A small Thanks-giving Prayer
1. Personal Installation
A small thanks-giving
for the common gifts of your life
the expected ones
the ones you receive if you live with others
the works of your hands
the good you have done in the world
the good done you
these first fruits
the model from the first Thanksgiving
when the Pilgrims and others
brought down the Biblical festival
Sukkot as their guide:
When you enter the land, [Deut.26:1-3]
go to the holy man,
take baskets of first fruits,
go where God tells you.
Give your baskets to the holy man,
then – tell him what happened, in brief:
we have been lost, we are coming home.
End the story with gratitude
for having been brought to this place.
Bow down and sit together with
the holy ones
and the strangers among you.
Have a meal together.
Set up large stones,
inscribe the teachings,
on the stones.
Today you have become a people of
Live in that for a long time.
2. Thanks-giving Installation
When they entered the land, they were grateful, the Pilgrims.
They landed December 11, 1620, the first winter devastating —
46 of the original 102 who sailed on the Mayflower
There was no thanksgiving that first winter. If there had been
a way back, I imagine a good number of them would have taken it,
But when you’re in the thick of it, when you wonder if
there are better days ahead
that’s the time for thanks-giving
when it’s the least likely emotion —
The next year — they had a bountiful harvest
they celebrated the first successful harvest
with a meal
they only had to wait a year
I imagine it was a long year
but by that second year —
a great harvest, the earth
had been waiting in incipient
fecundity for tending, respect,
intimacy. The survivors celebrated
with a feast, the Wampanoag and the Pilgrims
ate together at Plymouth Massachusetts. The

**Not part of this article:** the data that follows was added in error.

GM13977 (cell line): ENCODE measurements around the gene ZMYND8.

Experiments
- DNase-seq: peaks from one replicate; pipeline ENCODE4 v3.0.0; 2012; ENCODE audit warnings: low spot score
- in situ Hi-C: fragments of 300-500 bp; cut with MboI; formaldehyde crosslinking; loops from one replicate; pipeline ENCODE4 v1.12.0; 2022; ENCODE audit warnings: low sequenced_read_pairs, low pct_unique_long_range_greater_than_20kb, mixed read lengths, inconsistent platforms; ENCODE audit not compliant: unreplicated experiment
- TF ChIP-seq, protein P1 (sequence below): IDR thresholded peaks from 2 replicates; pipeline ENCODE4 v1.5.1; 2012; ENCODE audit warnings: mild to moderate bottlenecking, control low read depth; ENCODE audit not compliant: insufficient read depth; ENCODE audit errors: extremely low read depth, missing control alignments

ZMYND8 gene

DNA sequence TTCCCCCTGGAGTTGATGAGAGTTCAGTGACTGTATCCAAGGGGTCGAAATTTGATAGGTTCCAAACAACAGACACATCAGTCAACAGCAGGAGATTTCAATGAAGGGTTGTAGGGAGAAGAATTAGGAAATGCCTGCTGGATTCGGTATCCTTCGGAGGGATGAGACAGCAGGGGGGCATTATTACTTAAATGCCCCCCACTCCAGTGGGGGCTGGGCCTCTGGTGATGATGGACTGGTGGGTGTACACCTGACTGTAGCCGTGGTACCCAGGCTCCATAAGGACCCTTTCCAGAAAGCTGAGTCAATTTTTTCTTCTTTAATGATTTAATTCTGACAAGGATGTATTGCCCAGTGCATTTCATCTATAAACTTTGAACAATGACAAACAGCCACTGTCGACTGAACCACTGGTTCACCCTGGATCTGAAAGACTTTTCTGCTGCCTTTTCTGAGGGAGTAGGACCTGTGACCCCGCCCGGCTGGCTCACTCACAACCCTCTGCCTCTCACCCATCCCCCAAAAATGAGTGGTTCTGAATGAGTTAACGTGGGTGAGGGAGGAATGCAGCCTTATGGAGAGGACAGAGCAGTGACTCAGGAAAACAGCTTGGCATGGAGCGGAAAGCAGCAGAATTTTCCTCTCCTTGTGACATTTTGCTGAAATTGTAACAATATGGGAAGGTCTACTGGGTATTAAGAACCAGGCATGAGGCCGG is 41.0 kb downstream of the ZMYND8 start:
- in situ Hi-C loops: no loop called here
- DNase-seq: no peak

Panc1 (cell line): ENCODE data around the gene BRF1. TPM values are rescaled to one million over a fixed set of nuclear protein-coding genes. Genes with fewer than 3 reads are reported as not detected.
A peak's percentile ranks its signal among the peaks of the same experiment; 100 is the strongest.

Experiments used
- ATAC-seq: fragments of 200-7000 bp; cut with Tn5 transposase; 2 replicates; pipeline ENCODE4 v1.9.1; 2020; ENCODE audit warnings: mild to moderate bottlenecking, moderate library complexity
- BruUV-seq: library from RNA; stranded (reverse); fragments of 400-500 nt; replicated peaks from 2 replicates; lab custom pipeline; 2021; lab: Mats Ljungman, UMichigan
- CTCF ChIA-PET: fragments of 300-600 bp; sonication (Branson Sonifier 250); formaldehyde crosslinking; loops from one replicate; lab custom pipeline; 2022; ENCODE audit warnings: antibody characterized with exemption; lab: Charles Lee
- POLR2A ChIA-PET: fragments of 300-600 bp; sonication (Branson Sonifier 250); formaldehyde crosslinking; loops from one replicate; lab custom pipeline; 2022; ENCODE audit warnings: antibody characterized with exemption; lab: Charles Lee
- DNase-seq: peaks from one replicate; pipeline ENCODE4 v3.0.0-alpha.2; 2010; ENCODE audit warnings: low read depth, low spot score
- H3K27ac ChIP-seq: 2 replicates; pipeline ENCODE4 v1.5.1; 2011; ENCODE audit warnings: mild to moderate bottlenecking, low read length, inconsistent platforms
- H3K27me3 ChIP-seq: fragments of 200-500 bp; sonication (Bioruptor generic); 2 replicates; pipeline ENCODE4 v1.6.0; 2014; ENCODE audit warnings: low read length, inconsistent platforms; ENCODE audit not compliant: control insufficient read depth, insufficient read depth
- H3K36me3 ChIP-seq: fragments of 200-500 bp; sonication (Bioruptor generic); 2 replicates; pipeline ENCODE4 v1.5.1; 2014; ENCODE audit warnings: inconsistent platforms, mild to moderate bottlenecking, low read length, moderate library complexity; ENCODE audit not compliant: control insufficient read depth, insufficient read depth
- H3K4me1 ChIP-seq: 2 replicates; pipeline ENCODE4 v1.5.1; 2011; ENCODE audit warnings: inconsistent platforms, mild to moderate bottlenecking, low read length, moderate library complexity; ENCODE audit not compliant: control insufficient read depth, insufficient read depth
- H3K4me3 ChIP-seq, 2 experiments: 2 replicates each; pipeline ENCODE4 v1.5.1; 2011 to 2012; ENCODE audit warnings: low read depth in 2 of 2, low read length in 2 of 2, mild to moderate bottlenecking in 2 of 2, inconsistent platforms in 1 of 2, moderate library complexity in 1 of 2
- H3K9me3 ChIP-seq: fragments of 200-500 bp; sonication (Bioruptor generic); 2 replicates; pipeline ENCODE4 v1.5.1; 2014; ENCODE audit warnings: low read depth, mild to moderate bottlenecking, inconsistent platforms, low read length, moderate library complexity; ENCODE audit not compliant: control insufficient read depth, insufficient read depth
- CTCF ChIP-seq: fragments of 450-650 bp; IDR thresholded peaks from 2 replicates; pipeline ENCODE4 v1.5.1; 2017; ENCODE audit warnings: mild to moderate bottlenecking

Pilgrims invited 91 Natives who helped the Pilgrims
after the shock of the first winter.
I haven’t been there – to Plymouth Massachusetts
I have been to Plymouth Michigan
Next to where I grew up
I used to wonder —
why is it called Plymouth?
What pride is there in this story —
3. How Plymouth Michigan got its Name
The first settlers in Michigan met 25 miles west of Detroit
February 26, 1827, the downtown then was officially called
Podunk. Podunk was already the term for a mythical American
Town, derived from a group of natives who settled
around the Podunk river in Connecticut.
Podunk became code for small American town
throughout the century
the Buffalo Daily National Pilot newspaper ran
Letters from Podunk — a series beginning January 5, 1846.
The north end of Plymouth town was called Joppa
A Biblical reference to the port near Tel Aviv
somebody suggested Peking as a name for the town
their first choice was LeRoy
— but those names were taken
some of the early settlers came from Plymouth
so they called it Plymouth, Michigan.
We live in a great country.
4. Big Tent Country
Full of goofy stories
Thanks and thanks-giving emanating
from Plymouth Massachusetts
in St. Louis, Missouri, where I sit down
I tell it to the wind with our hair wound long
Passing the story stick to craft and memory
Claiming the tale for honor and delight
And the last taste
as taught by the elders
who wrote it on a wall
read it by flames
beginning in stillness
concluding in gratitude
come home brothers and sisters
you may dig yourselves permanent wells here
you may feel
like you have never known
live in that for a long
and for this Thanks-giving —
you may be as the Hebrew Bible holds
ach sameach [Deut. 16:15]
in your fest-iv-al time